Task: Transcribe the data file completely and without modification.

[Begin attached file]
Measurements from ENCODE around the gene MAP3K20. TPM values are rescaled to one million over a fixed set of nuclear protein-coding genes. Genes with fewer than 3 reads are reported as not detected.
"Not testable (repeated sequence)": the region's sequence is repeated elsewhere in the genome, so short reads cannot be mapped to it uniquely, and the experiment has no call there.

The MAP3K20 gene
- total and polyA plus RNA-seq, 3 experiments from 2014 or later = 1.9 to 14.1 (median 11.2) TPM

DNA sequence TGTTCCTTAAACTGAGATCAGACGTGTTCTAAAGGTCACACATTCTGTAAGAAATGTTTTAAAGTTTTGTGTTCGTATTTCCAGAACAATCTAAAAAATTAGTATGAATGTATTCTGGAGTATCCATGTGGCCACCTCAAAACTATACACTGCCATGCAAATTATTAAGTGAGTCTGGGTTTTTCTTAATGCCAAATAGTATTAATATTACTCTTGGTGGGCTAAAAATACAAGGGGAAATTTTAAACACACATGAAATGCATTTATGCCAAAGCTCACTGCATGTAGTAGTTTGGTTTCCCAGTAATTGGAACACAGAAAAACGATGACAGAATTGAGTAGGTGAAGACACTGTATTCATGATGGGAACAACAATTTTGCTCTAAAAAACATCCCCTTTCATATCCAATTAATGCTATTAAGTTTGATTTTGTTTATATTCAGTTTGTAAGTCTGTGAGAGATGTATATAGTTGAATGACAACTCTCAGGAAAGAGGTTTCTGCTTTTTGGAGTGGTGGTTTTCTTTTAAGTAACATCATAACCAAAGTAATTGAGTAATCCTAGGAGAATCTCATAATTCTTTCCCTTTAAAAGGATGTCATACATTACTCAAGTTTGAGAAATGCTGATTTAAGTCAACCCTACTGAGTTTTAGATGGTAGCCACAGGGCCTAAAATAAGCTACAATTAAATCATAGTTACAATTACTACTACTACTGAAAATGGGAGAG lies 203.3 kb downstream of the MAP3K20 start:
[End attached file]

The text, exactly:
Measurements from ENCODE around the gene MAP3K20. TPM values are rescaled to one million over a fixed set of nuclear protein-coding genes. Genes with fewer than 3 reads are reported as not detected.
"Not testable (repeated sequence)": the region's sequence is repeated elsewhere in the genome, so short reads cannot be mapped to it uniquely, and the experiment has no call there.

The MAP3K20 gene
- total and polyA plus RNA-seq, 3 experiments from 2014 or later = 1.9 to 14.1 (median 11.2) TPM

DNA sequence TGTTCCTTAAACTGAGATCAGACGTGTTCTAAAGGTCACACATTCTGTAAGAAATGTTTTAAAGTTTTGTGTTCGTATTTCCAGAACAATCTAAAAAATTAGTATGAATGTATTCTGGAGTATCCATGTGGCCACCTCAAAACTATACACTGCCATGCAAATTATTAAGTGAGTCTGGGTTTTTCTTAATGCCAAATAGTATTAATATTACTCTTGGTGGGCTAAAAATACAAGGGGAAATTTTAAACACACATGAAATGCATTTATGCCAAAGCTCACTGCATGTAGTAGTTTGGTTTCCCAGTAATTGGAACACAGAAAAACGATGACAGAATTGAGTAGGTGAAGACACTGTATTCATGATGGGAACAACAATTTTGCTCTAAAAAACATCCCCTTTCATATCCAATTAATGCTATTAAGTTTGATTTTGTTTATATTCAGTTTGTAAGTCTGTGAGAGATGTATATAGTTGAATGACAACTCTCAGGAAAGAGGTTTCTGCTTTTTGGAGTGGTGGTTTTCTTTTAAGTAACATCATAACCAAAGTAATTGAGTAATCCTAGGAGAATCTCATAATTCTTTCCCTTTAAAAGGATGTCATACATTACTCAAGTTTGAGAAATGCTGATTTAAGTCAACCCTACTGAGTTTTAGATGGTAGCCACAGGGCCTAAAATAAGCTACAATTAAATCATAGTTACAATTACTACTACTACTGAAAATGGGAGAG lies 203.3 kb downstream of the MAP3K20 start: